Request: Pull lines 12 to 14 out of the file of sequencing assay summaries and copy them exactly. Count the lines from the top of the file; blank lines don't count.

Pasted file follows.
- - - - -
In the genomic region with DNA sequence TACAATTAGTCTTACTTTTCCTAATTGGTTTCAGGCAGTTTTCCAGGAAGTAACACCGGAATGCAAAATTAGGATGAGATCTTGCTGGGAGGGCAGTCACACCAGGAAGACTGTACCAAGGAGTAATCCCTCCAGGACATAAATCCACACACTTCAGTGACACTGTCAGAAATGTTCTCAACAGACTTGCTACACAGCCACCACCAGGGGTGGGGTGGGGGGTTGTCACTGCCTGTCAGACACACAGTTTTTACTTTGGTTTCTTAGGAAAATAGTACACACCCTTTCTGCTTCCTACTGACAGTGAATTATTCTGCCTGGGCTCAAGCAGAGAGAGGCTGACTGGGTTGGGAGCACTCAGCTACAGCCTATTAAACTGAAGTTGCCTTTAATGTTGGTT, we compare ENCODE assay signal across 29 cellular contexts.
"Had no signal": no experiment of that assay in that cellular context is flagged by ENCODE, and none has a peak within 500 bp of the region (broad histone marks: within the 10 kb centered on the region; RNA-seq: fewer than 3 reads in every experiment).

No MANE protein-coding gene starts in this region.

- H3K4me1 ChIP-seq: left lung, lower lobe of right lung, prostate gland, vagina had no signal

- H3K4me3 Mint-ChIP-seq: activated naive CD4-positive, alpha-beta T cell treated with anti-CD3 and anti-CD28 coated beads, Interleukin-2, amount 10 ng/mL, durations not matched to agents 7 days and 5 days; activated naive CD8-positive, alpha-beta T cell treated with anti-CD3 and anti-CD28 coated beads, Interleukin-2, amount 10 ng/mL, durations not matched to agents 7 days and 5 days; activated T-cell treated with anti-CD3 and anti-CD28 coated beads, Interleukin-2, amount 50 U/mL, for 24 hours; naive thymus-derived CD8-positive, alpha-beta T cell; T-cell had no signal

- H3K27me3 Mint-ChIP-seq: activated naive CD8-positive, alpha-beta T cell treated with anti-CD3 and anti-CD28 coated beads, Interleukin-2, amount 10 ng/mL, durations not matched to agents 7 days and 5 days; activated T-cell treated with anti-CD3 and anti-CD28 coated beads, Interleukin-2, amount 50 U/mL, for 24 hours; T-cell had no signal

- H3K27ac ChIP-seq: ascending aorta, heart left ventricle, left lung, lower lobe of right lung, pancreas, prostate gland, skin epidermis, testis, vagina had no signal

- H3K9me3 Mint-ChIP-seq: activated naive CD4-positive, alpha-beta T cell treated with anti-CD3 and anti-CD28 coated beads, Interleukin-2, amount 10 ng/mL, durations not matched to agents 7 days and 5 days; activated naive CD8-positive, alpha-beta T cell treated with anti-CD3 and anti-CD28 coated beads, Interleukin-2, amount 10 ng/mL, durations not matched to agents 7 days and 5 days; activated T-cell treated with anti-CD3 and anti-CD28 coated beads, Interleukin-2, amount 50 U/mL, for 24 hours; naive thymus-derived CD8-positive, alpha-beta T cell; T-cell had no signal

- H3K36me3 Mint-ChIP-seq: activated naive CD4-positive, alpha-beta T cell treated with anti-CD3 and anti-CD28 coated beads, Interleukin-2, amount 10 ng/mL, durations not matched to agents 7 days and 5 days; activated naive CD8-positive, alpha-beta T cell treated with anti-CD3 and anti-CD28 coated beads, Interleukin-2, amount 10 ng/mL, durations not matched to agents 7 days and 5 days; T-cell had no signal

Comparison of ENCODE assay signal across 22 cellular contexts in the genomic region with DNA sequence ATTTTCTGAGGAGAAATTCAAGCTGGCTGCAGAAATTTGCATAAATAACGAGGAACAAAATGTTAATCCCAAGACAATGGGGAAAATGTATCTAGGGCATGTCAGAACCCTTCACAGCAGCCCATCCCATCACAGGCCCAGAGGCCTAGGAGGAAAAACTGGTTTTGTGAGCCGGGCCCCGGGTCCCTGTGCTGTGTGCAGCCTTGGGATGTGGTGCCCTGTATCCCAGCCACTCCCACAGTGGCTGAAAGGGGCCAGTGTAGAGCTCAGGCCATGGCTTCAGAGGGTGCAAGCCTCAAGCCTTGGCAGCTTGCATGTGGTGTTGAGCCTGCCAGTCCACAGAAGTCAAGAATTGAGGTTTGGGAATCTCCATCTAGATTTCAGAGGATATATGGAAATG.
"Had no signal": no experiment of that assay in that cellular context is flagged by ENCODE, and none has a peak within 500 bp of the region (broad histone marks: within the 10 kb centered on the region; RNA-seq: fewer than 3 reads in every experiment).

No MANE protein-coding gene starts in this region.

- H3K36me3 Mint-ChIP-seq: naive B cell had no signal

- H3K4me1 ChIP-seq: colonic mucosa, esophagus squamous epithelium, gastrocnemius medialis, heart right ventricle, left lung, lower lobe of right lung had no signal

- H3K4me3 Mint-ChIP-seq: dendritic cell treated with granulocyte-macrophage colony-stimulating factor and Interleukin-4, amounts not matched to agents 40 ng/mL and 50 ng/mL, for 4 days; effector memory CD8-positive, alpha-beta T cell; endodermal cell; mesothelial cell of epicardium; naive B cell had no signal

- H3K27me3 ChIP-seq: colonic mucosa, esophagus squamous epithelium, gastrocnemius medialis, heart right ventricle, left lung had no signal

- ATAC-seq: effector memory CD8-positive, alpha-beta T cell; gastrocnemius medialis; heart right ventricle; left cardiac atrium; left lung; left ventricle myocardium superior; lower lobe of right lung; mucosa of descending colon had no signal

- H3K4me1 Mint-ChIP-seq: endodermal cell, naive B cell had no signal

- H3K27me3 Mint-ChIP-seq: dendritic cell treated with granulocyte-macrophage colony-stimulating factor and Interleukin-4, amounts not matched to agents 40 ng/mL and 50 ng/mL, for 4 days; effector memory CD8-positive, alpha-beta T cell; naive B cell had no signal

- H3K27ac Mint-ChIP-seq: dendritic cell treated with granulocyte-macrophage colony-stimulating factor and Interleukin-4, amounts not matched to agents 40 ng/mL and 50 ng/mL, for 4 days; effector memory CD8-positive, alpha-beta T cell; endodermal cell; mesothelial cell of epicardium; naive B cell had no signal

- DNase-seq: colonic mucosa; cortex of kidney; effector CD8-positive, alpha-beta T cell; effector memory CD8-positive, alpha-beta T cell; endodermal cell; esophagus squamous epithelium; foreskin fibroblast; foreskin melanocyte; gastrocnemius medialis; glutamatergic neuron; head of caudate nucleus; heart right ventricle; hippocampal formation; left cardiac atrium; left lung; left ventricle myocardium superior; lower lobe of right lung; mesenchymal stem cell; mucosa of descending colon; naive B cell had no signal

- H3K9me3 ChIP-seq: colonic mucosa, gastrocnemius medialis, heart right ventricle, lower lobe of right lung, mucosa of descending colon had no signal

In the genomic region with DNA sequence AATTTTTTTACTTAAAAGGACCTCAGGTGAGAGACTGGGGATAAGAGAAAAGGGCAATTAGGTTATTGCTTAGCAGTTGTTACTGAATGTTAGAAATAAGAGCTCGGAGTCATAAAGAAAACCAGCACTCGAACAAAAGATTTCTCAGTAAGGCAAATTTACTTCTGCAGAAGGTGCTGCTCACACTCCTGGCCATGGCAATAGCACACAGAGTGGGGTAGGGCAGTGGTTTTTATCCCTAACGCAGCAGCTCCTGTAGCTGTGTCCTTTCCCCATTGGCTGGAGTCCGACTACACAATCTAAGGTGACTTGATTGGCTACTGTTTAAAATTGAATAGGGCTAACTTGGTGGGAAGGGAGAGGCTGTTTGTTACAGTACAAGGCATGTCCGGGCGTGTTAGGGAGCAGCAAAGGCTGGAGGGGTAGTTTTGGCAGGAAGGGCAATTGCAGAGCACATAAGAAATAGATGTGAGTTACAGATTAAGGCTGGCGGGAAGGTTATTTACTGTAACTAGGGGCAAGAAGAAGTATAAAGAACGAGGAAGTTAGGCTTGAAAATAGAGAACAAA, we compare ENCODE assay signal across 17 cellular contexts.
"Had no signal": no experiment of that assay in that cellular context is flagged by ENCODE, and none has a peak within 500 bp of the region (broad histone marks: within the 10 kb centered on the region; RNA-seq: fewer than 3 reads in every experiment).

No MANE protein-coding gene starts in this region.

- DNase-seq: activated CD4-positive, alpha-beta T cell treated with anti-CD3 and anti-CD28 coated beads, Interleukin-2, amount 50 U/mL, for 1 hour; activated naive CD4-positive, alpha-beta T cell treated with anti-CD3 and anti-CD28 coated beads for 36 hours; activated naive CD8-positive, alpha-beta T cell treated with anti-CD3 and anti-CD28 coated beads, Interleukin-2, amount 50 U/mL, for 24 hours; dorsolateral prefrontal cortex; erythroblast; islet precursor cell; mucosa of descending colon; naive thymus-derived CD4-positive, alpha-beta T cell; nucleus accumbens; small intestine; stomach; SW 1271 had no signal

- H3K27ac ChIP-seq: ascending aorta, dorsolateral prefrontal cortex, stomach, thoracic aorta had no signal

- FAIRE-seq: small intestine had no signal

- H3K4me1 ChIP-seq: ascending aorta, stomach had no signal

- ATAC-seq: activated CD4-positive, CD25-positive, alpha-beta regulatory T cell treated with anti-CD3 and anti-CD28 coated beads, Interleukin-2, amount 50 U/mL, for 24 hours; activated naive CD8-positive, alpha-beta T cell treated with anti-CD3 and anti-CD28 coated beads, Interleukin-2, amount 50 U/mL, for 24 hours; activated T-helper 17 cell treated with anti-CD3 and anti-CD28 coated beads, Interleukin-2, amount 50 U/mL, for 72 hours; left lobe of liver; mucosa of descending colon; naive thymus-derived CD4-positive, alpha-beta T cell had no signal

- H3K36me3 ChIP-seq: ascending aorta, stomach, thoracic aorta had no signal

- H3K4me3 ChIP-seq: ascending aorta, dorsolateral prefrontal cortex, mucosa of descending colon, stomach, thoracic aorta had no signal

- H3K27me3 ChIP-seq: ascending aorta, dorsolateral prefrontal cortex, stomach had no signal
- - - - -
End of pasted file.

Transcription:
No MANE protein-coding gene starts in this region.

- H3K36me3 Mint-ChIP-seq: naive B cell had no signal

- H3K4me1 ChIP-seq: colonic mucosa, esophagus squamous epithelium, gastrocnemius medialis, heart right ventricle, left lung, lower lobe of right lung had no signal